Irish: Of its four primary science goals—first light, galaxy assembly, birthplaces of stars and planets/life—finding new planets and the possibility of finding water and new life is the most exciting to me!
Second Conversation –January 2022: Post-Launch
SWE: During the final year or two, what were some of the primary engineering challenges that you worked on to make the JWST successful?
Irish: My team and I successfully completed observatory level mechanical acoustics and vibration testing in the Summer to Fall of 2020. Then, my team and I were involved in transportation of the observatory from Northrop Grumman in Redondo Beach, CA to Kourou, French Guiana, South America. This involved critical lifts of the observatory, rotation of the observatory from launch configuration to horizontal configuration, monitoring the responses of the hardware during road and sea transport, and successfully unpackaging it at the launch site. Of course, the next big challenge was launch which was primarily performed by Arianespace, which was successful! As soon as the observatory was separated from the rocket, the JWST Mission Operations Team took over control of the observatory and now, a little over three weeks after launch, the observatory is fully deployed and working on adjustments of the mirrors.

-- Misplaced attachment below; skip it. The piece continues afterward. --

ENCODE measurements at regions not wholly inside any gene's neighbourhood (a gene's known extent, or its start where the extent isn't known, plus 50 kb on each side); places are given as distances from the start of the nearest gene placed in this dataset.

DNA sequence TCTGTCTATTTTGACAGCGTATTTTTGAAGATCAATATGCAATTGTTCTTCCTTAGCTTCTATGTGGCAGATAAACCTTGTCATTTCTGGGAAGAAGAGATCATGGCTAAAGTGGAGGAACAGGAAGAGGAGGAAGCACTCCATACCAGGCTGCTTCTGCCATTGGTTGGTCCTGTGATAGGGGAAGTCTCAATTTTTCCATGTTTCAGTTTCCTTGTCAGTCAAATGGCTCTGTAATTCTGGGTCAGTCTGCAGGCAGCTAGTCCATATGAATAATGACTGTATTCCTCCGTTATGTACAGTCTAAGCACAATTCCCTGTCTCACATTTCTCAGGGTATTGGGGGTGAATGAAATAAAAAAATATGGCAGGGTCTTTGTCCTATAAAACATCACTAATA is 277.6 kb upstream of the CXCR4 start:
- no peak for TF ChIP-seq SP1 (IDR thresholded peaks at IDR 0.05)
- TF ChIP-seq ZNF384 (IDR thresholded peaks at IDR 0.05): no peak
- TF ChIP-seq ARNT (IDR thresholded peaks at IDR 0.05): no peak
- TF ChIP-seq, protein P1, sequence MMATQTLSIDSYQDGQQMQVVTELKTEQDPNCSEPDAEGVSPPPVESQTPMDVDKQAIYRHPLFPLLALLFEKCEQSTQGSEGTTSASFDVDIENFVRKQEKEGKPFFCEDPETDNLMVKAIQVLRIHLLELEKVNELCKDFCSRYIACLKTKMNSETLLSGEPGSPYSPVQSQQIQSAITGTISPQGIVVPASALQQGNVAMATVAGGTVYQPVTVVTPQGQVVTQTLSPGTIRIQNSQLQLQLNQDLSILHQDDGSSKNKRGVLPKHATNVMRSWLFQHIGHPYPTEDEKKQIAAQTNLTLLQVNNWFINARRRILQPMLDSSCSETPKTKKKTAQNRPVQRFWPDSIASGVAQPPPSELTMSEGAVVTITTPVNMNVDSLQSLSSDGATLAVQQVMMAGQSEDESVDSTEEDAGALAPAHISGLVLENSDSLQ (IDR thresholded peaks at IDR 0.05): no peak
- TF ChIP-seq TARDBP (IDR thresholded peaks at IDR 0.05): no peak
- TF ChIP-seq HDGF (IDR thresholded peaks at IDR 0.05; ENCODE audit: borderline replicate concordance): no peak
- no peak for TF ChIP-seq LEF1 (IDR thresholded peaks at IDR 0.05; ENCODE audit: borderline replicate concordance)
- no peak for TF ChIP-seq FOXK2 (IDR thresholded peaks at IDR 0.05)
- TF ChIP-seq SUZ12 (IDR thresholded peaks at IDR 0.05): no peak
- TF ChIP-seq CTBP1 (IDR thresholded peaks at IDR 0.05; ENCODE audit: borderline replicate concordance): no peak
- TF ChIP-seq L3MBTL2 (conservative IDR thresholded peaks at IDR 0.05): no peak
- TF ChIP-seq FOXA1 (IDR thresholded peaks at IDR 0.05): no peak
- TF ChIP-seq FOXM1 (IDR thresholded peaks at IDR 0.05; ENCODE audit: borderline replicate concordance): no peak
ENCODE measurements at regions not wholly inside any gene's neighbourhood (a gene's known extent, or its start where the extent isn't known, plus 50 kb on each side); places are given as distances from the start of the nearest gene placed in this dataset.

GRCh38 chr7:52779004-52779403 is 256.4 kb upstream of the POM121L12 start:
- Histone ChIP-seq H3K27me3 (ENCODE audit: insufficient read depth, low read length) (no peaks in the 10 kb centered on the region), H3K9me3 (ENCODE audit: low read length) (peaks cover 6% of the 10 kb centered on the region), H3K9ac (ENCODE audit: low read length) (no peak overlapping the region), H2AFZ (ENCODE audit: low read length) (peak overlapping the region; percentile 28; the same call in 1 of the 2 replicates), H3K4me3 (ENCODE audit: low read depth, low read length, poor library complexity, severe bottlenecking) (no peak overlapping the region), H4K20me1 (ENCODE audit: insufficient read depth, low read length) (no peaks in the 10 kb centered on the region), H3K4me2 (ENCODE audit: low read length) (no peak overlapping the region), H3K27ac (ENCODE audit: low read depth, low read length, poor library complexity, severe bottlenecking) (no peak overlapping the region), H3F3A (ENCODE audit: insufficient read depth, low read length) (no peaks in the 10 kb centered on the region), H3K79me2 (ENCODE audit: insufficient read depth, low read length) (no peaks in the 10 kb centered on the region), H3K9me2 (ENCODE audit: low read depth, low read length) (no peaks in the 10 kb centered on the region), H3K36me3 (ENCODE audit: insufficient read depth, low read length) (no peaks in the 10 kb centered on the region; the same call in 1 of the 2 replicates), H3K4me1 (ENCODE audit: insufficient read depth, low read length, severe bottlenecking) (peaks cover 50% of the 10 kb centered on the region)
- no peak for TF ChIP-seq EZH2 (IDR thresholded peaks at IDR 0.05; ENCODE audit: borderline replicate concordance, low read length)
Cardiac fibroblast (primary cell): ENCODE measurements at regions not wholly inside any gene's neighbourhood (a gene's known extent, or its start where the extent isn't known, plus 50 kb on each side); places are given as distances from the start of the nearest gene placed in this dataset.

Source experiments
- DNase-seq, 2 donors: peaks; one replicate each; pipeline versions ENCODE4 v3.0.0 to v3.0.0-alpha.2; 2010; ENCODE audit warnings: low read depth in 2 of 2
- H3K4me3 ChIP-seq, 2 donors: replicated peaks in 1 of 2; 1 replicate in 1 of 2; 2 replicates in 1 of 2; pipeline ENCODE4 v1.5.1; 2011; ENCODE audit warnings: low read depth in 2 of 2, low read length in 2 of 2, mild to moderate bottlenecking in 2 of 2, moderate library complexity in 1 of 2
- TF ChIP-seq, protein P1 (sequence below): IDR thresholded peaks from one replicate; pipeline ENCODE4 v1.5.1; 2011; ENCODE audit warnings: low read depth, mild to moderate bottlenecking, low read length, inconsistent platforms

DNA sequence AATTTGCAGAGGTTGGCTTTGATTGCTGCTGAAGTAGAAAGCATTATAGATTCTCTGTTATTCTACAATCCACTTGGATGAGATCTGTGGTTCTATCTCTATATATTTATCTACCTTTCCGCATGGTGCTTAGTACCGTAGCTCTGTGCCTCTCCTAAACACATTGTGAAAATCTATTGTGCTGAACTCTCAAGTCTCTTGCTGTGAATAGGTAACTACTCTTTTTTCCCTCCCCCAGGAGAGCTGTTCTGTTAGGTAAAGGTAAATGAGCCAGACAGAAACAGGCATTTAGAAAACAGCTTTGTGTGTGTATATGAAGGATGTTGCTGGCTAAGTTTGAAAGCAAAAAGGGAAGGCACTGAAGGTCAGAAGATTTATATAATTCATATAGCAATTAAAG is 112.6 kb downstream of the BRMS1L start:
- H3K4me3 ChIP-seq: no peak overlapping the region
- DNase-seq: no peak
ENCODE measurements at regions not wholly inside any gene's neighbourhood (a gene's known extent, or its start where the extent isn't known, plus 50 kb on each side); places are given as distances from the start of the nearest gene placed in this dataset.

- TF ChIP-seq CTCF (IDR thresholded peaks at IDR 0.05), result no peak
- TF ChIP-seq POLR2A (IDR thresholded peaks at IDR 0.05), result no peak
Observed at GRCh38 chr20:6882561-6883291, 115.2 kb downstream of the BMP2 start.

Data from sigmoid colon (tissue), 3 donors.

SWE: Can you tell us about some of the logistical challenges to transferring the JWST to French Guiana?
Irish: some of the challenges were (1) to design the shipping container to handle mechanical loads from the road and from the ocean, keep the observatory clean and at uniform temperature and humidly, and to obtain sufficient clearance for installation and mechanical motion during transport, (2) to lift and rotate the observatory to fit inside the shipping container, and (3) to install sensors to continuously monitor the motion of the observatory during transport. It is similar to successfully packing your suitcase for travel so that your items don’t get damaged or move out of position until your suitcase gets to its final destination.
SWE: Where were you when you watched the launch of JWST and what emotions did you experience during the launch?